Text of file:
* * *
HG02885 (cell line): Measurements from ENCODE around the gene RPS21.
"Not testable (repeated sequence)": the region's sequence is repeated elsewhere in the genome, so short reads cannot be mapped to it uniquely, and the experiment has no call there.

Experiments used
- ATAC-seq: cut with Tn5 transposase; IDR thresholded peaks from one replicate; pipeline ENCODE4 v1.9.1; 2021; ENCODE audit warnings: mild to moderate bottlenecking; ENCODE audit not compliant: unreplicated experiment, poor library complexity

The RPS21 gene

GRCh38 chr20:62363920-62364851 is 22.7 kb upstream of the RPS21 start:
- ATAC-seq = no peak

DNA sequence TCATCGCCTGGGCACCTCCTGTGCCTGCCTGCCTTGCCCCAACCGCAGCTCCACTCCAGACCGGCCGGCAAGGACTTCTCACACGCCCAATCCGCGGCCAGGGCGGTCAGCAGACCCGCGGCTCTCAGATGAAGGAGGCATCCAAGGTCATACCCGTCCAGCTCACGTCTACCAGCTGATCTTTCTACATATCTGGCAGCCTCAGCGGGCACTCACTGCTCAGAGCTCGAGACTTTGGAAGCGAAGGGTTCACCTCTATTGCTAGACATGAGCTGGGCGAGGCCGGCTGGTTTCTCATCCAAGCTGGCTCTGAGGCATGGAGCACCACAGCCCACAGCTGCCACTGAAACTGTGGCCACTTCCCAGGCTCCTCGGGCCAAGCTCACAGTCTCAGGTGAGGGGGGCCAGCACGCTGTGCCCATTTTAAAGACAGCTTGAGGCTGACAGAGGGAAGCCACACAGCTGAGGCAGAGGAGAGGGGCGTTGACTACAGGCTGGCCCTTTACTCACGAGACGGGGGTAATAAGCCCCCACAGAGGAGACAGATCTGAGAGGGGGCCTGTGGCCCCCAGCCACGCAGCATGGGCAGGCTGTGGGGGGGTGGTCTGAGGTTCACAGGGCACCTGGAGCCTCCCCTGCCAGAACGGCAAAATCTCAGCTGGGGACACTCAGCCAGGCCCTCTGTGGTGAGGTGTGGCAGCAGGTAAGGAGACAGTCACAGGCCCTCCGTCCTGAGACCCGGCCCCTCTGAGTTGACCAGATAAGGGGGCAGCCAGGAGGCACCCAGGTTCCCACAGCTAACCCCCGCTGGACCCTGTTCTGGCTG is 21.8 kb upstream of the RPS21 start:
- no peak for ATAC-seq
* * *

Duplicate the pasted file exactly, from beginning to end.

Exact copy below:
HG02885 (cell line): Measurements from ENCODE around the gene RPS21.
"Not testable (repeated sequence)": the region's sequence is repeated elsewhere in the genome, so short reads cannot be mapped to it uniquely, and the experiment has no call there.

Experiments used
- ATAC-seq: cut with Tn5 transposase; IDR thresholded peaks from one replicate; pipeline ENCODE4 v1.9.1; 2021; ENCODE audit warnings: mild to moderate bottlenecking; ENCODE audit not compliant: unreplicated experiment, poor library complexity

The RPS21 gene

GRCh38 chr20:62363920-62364851 is 22.7 kb upstream of the RPS21 start:
- ATAC-seq = no peak

DNA sequence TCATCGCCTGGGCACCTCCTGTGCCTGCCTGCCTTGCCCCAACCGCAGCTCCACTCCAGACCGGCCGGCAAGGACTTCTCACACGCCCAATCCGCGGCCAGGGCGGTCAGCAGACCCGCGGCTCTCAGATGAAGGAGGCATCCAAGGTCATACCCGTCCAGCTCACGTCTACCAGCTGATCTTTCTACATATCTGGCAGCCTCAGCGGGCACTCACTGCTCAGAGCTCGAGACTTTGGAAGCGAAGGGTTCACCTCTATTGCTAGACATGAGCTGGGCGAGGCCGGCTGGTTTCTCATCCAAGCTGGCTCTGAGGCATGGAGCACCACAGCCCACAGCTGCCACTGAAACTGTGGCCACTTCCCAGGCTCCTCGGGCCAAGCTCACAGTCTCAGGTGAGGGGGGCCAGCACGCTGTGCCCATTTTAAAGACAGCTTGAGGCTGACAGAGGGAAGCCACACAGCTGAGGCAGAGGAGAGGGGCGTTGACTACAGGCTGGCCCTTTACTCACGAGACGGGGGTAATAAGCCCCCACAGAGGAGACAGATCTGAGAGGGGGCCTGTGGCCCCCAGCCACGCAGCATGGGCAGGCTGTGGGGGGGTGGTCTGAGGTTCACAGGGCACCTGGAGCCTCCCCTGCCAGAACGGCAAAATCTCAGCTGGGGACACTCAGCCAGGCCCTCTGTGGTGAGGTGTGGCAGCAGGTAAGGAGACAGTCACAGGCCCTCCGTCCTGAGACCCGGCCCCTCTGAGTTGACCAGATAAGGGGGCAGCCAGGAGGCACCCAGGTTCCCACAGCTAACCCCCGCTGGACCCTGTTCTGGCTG is 21.8 kb upstream of the RPS21 start:
- no peak for ATAC-seq